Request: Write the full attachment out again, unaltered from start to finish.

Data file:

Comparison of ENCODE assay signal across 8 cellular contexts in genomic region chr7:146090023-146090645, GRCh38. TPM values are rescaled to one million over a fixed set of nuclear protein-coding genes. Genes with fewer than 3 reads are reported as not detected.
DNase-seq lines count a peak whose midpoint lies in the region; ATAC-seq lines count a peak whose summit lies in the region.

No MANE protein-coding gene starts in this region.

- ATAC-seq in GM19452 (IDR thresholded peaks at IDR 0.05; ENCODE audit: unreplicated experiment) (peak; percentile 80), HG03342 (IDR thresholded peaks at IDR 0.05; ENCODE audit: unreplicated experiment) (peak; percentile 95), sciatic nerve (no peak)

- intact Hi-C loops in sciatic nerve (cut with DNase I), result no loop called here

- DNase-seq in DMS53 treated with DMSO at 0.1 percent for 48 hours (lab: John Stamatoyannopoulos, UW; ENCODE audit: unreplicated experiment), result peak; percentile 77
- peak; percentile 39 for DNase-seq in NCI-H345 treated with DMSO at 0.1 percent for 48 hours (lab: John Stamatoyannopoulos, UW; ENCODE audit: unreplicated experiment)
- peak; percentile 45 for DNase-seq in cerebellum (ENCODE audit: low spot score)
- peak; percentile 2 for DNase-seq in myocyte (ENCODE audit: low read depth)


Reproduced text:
Comparison of ENCODE assay signal across 8 cellular contexts in genomic region chr7:146090023-146090645, GRCh38. TPM values are rescaled to one million over a fixed set of nuclear protein-coding genes. Genes with fewer than 3 reads are reported as not detected.
DNase-seq lines count a peak whose midpoint lies in the region; ATAC-seq lines count a peak whose summit lies in the region.

No MANE protein-coding gene starts in this region.

- ATAC-seq in GM19452 (IDR thresholded peaks at IDR 0.05; ENCODE audit: unreplicated experiment) (peak; percentile 80), HG03342 (IDR thresholded peaks at IDR 0.05; ENCODE audit: unreplicated experiment) (peak; percentile 95), sciatic nerve (no peak)

- intact Hi-C loops in sciatic nerve (cut with DNase I), result no loop called here

- DNase-seq in DMS53 treated with DMSO at 0.1 percent for 48 hours (lab: John Stamatoyannopoulos, UW; ENCODE audit: unreplicated experiment), result peak; percentile 77
- peak; percentile 39 for DNase-seq in NCI-H345 treated with DMSO at 0.1 percent for 48 hours (lab: John Stamatoyannopoulos, UW; ENCODE audit: unreplicated experiment)
- peak; percentile 45 for DNase-seq in cerebellum (ENCODE audit: low spot score)
- peak; percentile 2 for DNase-seq in myocyte (ENCODE audit: low read depth)